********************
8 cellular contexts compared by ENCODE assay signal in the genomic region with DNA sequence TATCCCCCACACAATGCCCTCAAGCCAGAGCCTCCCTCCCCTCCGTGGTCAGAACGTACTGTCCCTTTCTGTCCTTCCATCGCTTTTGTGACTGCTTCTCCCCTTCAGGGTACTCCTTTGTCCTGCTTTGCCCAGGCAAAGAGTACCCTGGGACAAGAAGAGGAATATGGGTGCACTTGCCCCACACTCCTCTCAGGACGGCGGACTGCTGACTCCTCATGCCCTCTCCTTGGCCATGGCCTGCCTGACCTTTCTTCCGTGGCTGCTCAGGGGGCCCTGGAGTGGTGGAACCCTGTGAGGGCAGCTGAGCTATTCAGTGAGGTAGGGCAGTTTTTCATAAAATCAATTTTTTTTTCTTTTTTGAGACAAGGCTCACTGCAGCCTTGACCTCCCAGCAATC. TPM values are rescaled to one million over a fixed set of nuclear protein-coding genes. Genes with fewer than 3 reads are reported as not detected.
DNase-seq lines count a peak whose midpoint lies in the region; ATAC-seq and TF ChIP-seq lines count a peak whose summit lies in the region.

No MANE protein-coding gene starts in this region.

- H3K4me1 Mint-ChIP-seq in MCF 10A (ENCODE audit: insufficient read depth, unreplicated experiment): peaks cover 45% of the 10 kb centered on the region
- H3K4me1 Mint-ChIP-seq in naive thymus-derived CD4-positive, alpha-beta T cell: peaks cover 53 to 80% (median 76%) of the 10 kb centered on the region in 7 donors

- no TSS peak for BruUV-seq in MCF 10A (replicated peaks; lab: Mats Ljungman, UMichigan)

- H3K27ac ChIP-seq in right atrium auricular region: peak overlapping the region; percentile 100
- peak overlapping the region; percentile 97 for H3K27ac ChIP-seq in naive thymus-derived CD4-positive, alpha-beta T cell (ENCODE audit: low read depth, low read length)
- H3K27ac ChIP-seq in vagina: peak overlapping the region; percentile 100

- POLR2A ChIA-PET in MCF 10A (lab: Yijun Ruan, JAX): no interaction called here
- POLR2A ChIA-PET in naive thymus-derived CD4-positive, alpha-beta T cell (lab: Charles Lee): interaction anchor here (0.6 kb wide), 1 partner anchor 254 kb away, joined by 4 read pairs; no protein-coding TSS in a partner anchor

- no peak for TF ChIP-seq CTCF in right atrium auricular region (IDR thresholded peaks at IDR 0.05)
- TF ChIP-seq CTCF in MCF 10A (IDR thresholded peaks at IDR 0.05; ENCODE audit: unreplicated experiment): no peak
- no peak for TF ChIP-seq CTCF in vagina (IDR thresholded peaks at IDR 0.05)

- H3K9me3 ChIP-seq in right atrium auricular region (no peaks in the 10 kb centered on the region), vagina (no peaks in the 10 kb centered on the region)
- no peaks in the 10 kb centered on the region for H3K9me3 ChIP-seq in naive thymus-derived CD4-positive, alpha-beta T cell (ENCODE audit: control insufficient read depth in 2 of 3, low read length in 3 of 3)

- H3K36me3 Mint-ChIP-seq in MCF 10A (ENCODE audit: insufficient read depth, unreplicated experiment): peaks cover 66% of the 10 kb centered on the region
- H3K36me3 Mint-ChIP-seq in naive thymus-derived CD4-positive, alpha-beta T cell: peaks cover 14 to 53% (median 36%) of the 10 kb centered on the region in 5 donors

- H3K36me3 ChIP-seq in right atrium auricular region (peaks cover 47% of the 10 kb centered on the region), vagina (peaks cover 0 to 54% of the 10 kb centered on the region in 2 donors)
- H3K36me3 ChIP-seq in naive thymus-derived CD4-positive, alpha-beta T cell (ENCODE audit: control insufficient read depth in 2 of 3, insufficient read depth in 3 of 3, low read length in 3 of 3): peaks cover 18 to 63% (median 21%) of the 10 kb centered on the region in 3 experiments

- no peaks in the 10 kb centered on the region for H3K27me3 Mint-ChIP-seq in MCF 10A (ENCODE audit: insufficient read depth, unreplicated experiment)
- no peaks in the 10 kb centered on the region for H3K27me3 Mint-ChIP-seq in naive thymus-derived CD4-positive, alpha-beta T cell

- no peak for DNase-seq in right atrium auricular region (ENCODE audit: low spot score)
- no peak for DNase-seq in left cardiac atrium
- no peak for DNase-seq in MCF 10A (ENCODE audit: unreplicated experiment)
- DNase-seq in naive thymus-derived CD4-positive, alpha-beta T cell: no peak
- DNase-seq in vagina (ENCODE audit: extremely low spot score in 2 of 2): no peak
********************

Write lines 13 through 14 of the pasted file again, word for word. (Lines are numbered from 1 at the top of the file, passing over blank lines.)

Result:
- TF ChIP-seq CTCF in MCF 10A (IDR thresholded peaks at IDR 0.05; ENCODE audit: unreplicated experiment): no peak
- no peak for TF ChIP-seq CTCF in vagina (IDR thresholded peaks at IDR 0.05)